] The operation completed successfully. d:\temp\winpe_amd64> dism /image:d:\ temp\winpe_amd64\mount /add-package / packagepath:"c:\Program Files\Windows AIK\tools\petools\amd64\winpe_fps\winpewmi.cab" Deployment Image Servicing and Management tool Version: 6.1.7600.16385 Image Version: 6.1.7600.16385 Processing 1 of 1 - Adding package WinPE-WMIPackage~31bf3856ad364e35~amd64~~6.1 .7600.16385 [ ================ 100.0% ================ ] The operation completed successfully. d:\temp\winpe_amd64> dism /unmount-wim / mountdir:d:\temp\winpe_amd64\mount /commit Deployment Image Servicing and Management tool Version: 6.1.7600.16385 Image File : d:\temp\winpe_amd64\winpe.wim Image Index : 1 Saving image [ ================ 100.0% ================ ] Unmounting image [ ================ 100.0% =====================] The operation completed successfully.

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Deploy Microsoft App-V even if App-V Isnt in Base OS Image


By John Savill

Q. How can I deploy the Microsoft

Application Virtualization (App-V) client using System Center Configuration Manager (SCCM) if App-V isnt in my base OS image?

tion, and so might the host name, etc. The switches shown are for demonstration only.

A. If youre using SCCM task sequences to deploy your OS,

its very easy to add in a step to also deploy the App-V client. There are two main approaches. The first is to just copy the App-V client setup files to a folder and create a new package. Then, within that package create a program that calls the setup.exe for the App-V client (you need one for x64 and one for x32). The setup.exe will install, as will prerequisite requirements such as Visual C++ SP1 Redistributable 2005 and 2008 and the Application Error Reporting. Within your program, add the various switches to configure the App-V client with App-V Server (such as cache size), as shown here:

Client\x64\setup.exe /s /v" /qn SWIPUBSVRHOST=\"savdalappv01.savilltech. net\" SWIPUBSVRTYPE=\"RTSP\" SWIPUBSVRPORT=\"554\" SWIPUBSVRDISPLAY=\"SAV DALAPPV01\" SWIFSDRIVE=\"Q\" SWICACHESIZE=\"4096\""
You need all the repeat double quotes, and note that in my distribution, I have a Client folder under the main App-V source folder that contains the actual main files. Thats why I have Client\<architecture>\setup.exe. Make sure you use Browse to check that the path is correct. The above is kind of a lazy approach (but it works).The alternative is to actually install the prerequisites manually, then run setup. msi (instead of setup.exe) to install the actual App-V client. Once again, you pass switches to the setup.msi to perform the configuration. If youre deploying to Windows Vista and Windows 7, you need to deploy the Visual C++ SP1 2005 and 2008 redistributables (you need the linked versions because they have the ATL security update). The application error reporting is in the Support folder of each architectures setup files and is installed from there. If youre deploying to Windows XP, you also need to deploy the Microsoft Core XML Services 6.0 SP1. You could deploy these by creating a package for each of the components and adding a program to deploy with dependencies (the best option to re-use components). Or you can put them all in one package and use a script to call each component one at a time, such as the following (which I saved as x64install. bat):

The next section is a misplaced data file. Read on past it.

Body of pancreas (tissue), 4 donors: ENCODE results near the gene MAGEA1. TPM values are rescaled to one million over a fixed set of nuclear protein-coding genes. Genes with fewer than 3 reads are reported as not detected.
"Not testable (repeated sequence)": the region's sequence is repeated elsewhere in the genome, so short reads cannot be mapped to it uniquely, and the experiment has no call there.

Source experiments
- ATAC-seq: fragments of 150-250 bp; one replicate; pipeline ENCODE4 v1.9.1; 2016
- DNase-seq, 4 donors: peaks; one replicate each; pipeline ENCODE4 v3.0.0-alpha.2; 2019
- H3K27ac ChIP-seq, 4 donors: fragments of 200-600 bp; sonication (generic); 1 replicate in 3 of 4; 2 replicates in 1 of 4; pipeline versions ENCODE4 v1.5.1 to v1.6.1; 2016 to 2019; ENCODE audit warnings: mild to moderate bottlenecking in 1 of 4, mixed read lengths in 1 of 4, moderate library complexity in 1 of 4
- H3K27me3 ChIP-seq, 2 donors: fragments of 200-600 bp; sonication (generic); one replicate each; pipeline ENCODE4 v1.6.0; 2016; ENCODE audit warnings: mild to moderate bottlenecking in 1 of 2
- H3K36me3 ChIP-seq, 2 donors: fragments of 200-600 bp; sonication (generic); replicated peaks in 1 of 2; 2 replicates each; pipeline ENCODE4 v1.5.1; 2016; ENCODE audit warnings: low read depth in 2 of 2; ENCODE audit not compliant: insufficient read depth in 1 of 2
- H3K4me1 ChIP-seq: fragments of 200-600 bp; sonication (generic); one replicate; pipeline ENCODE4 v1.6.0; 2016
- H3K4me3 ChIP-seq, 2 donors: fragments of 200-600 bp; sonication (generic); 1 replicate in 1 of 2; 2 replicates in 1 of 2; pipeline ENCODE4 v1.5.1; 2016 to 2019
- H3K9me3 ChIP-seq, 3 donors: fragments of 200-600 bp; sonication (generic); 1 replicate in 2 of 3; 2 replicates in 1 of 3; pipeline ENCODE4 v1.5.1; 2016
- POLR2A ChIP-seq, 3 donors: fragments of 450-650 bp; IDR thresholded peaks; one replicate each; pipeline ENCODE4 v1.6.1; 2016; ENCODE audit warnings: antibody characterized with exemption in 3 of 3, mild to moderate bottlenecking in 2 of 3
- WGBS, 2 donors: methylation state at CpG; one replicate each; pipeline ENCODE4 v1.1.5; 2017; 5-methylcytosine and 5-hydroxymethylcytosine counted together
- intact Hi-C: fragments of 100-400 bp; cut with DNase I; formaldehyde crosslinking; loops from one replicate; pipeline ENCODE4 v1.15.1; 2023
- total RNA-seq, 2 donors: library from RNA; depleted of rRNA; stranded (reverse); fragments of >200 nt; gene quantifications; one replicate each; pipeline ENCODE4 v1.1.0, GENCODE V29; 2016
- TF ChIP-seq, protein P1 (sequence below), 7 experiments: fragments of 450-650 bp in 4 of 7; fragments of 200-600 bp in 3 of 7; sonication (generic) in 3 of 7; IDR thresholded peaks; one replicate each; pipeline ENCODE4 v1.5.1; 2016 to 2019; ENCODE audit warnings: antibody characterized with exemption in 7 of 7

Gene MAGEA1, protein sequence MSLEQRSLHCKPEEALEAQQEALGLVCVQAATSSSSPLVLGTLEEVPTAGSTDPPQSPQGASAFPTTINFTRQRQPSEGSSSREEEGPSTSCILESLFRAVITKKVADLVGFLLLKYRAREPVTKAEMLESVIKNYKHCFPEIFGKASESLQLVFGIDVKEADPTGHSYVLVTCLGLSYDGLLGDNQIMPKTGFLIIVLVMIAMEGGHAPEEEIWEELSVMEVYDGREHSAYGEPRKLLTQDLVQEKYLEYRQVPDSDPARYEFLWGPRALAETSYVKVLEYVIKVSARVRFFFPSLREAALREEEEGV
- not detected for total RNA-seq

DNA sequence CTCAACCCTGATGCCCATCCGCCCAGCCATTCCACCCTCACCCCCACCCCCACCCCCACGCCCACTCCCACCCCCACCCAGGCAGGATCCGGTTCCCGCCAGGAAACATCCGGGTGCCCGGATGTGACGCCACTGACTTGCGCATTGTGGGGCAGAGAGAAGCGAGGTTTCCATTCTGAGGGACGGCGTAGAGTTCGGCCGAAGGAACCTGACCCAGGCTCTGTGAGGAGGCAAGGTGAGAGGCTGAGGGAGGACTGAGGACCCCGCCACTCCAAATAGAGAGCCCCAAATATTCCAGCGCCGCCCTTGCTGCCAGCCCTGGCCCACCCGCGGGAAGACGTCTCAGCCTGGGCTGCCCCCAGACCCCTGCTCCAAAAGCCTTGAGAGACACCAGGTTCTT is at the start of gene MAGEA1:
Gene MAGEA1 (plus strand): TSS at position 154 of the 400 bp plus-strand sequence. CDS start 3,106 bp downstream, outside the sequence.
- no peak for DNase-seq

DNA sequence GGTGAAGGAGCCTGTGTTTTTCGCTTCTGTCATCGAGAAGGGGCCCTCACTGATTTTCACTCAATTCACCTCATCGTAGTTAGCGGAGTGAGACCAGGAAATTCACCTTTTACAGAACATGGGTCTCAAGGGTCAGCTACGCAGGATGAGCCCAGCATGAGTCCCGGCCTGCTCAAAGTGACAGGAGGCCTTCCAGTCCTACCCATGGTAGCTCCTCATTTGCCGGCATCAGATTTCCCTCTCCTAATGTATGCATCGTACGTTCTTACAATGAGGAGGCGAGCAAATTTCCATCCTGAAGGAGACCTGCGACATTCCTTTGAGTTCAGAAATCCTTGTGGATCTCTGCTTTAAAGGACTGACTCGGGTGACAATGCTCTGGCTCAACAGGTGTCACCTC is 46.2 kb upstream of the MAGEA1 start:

My full command line from above is shown below. Note that I use RTSP (hence port 554)this might be different in your organiza-

start /wait %~dp0Client\prereq\vc2005\ vcredist_x86.exe /Q start /wait %~dp0Client\prereq\vc2008\ vcredist_x86.exe /Q

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start /wait msiexec /i %~dp0Client\x64\Support\Watson\dw20shared. msi APPGUID={342C9BB8-65A0-46DEAB7A-8031E151AF69} REBOOT=Suppress REINSTALL=ALL REINSTALLMODE=vomus start /wait msiexec.exe /i %~dp0Client\x64\setup.msi SWIPUBSVRHOST="savdalappv01. savilltech.net" SWIPUBSVRTYPE="RTSP" SWIPUBSVRPORT="554" SWIPUBSVRDISPLAY="SAVDALAPPV01" SWIFSDRIVE="Q" SWICACHESIZE="4096" /q
Note that I have switches to configure the App-V client. Also note for the Watson (Application Error Reporting) install, the APPBUID is AppV client version-specific. In the above, thats the right GUID for the 4.6 SP1 client install. The full list can be found on this TechNet page, in case you want to install a different version of App-V client, but this FAQ is based on installing the 4.6 SP1 client. I also created a batch file for the x86 install: